Some companies have gotten smart. CapitalOne notifies me via e-mail if I use online access to change the mailing address of my credit-card account. And Charles Schwab will notify me with trade confirmations and the closing value of my accounts each day.
TO THWART A THIEVE. A far bigger payoff, however, lies with credit-reporting agencies. They sit astride the ultimate information crossroads, and they're in prime position to head off fraud before it happens.
Take this scenario: A thief fishes one of those now-ubiquitous preapproved credit-card applications from my curbside mailbox, fills it out after crossing off my mailing address, and enters his own or a post-office box number. When this application goes to the bank, it will change the address in its database to the new one supplied by the fraudster. The bank probably doesn't have my phone number on record, so it won't call me. Bottom line: I've got a problem.
This new credit-card account should cause a notation on my records at the three credit-reporting agencies: Experian, Equifax, and TransUnion. If those agencies sent an e-mail to notify me of the requested changes, I could head off fraud in a hurry.
EVERYBODY GAINS. That would save me the time and hassle of cleaning up my credit. It would save the credit-card companies money because it would reduce the time a fraudster would have to rack up bogus charges. It would save the credit-reporting agencies money by reducing their need to correct credit reports. Again, everybody would gain.
As it stands now, only two of the big three credit agencies -- Equifax and Experian -- offer 24-hour e-mail notification of any recorded changes. They charge consumers for the service, $50 and $80 per year, respectively. That means a consumer has to pay two separate entities and manage two separate accounts to get access to what is essentially the same information.
Worse, if a bank issues a credit card to someone who is using your identity based on a TransUnion credit check only, you won't probably hear about it for some time, since the companies prefer not to talk to each other.
PENNIES PER E-MAIL. I can't quarrel with a fee. These are for-profit companies, and they see e-mail notification as a value-added service. They spend a lot of money to collect all this data and want to be compensated for it. And any added services, even ones as easy to automate as e-mail notification, will cost some extra money to implement.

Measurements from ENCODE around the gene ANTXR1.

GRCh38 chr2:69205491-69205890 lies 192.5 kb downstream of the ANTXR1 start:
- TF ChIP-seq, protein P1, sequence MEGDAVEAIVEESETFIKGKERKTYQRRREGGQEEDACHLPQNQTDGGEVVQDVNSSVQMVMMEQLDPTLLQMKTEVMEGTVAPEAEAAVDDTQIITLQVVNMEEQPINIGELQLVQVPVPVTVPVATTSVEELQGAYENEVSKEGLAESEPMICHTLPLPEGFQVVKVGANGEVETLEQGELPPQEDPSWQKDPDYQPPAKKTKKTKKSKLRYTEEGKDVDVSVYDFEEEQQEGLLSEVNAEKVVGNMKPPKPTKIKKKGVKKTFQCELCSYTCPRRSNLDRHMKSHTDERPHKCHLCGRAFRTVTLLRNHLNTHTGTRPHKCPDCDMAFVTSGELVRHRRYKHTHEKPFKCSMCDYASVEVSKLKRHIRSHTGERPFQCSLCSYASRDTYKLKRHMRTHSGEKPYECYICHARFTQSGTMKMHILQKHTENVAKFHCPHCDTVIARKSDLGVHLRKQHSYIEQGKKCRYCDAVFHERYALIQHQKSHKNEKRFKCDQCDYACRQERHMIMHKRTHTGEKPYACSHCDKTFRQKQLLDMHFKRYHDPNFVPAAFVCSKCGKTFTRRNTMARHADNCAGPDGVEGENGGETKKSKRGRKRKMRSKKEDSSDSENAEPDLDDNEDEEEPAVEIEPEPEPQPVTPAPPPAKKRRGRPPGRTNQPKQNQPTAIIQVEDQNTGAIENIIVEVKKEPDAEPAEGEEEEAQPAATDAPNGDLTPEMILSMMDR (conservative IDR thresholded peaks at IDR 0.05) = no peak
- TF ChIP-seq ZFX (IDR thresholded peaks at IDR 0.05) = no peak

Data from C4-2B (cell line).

The real economic benefit to the credit-reporting agencies would come not in selling the service to consumers but in reducing the cost of fraud and identity theft. The expense of automating e-mail responses to account changes would likely be pennies per e-mail -- and it would lessen rather than add to the burden of existing customer-support personnel. This would be true not just of the credit-reporting agencies but other types of businesses as well.
If the credit agencies want to sell the service, I think they would have much better luck pooling information for a single notification system. That might raise antitrust concerns, but since the three already constitute a de facto monopoly, I can't imagine that the FTC would bother to stop them. And if they dropped the price, they would get more customers.
KEPT IN THE DARK. It's common sense that e-mail notification should come at a nominal fee, or perhaps even be subsidized by the banks or other financial institutions. According to the FTC, the average amount of time between the occurrence of an identity theft and when the victim notices it is 14 months. That's way too long, especially when you consider how quick and easy it is to give customers information that might tip them off. It could be done within 24 hours.
Using technology to tell your customers what's going on may not save money upfront, but it will definitely achieve big savings over the longer term. And it will make everyone -- consumers and companies alike -- more secure.
By Alex Salkever. Copyright © 2002 , by The McGraw-Hill Companies Inc.